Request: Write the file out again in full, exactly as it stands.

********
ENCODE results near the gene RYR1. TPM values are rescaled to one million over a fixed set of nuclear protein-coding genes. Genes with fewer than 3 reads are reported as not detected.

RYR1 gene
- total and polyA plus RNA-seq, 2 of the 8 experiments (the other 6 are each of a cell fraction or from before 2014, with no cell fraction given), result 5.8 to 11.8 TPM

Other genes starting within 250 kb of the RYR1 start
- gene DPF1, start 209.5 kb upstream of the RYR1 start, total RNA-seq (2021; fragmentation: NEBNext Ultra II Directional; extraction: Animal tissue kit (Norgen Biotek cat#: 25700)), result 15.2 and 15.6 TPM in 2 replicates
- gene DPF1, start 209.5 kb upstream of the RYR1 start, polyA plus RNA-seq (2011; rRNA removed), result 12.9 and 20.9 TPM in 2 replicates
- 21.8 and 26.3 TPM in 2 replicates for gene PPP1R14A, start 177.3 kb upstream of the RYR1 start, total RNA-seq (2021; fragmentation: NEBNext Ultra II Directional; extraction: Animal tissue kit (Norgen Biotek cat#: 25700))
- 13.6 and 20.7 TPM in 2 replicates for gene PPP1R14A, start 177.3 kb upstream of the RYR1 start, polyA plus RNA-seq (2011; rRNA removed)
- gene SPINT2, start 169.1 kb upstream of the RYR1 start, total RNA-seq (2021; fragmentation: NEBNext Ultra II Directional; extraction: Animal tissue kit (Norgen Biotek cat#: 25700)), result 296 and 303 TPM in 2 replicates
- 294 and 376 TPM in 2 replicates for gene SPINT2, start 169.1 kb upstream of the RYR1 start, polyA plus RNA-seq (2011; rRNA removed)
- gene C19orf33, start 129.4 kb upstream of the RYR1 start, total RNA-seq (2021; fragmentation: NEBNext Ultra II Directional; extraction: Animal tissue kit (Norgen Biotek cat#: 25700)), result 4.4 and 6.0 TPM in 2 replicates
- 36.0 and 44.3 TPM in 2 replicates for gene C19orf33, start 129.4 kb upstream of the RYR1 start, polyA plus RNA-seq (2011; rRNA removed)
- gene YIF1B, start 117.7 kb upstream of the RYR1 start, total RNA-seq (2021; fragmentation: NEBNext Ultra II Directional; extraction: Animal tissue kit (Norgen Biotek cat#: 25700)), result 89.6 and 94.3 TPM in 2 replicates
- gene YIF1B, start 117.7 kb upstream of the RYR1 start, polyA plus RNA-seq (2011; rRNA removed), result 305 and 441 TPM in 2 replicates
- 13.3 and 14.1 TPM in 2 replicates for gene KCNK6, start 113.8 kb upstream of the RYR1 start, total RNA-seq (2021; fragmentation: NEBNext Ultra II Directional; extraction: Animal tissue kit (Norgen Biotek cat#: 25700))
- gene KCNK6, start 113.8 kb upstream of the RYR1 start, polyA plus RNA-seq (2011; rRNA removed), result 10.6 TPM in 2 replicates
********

ENCODE results near the gene RYR1. TPM values are rescaled to one million over a fixed set of nuclear protein-coding genes. Genes with fewer than 3 reads are reported as not detected.

RYR1 gene
- total and polyA plus RNA-seq, 2 of the 8 experiments (the other 6 are each of a cell fraction or from before 2014, with no cell fraction given), result 5.8 to 11.8 TPM

Other genes starting within 250 kb of the RYR1 start
- gene DPF1, start 209.5 kb upstream of the RYR1 start, total RNA-seq (2021; fragmentation: NEBNext Ultra II Directional; extraction: Animal tissue kit (Norgen Biotek cat#: 25700)), result 15.2 and 15.6 TPM in 2 replicates
- gene DPF1, start 209.5 kb upstream of the RYR1 start, polyA plus RNA-seq (2011; rRNA removed), result 12.9 and 20.9 TPM in 2 replicates
- 21.8 and 26.3 TPM in 2 replicates for gene PPP1R14A, start 177.3 kb upstream of the RYR1 start, total RNA-seq (2021; fragmentation: NEBNext Ultra II Directional; extraction: Animal tissue kit (Norgen Biotek cat#: 25700))
- 13.6 and 20.7 TPM in 2 replicates for gene PPP1R14A, start 177.3 kb upstream of the RYR1 start, polyA plus RNA-seq (2011; rRNA removed)
- gene SPINT2, start 169.1 kb upstream of the RYR1 start, total RNA-seq (2021; fragmentation: NEBNext Ultra II Directional; extraction: Animal tissue kit (Norgen Biotek cat#: 25700)), result 296 and 303 TPM in 2 replicates
- 294 and 376 TPM in 2 replicates for gene SPINT2, start 169.1 kb upstream of the RYR1 start, polyA plus RNA-seq (2011; rRNA removed)
- gene C19orf33, start 129.4 kb upstream of the RYR1 start, total RNA-seq (2021; fragmentation: NEBNext Ultra II Directional; extraction: Animal tissue kit (Norgen Biotek cat#: 25700)), result 4.4 and 6.0 TPM in 2 replicates
- 36.0 and 44.3 TPM in 2 replicates for gene C19orf33, start 129.4 kb upstream of the RYR1 start, polyA plus RNA-seq (2011; rRNA removed)
- gene YIF1B, start 117.7 kb upstream of the RYR1 start, total RNA-seq (2021; fragmentation: NEBNext Ultra II Directional; extraction: Animal tissue kit (Norgen Biotek cat#: 25700)), result 89.6 and 94.3 TPM in 2 replicates
- gene YIF1B, start 117.7 kb upstream of the RYR1 start, polyA plus RNA-seq (2011; rRNA removed), result 305 and 441 TPM in 2 replicates
- 13.3 and 14.1 TPM in 2 replicates for gene KCNK6, start 113.8 kb upstream of the RYR1 start, total RNA-seq (2021; fragmentation: NEBNext Ultra II Directional; extraction: Animal tissue kit (Norgen Biotek cat#: 25700))
- gene KCNK6, start 113.8 kb upstream of the RYR1 start, polyA plus RNA-seq (2011; rRNA removed), result 10.6 TPM in 2 replicates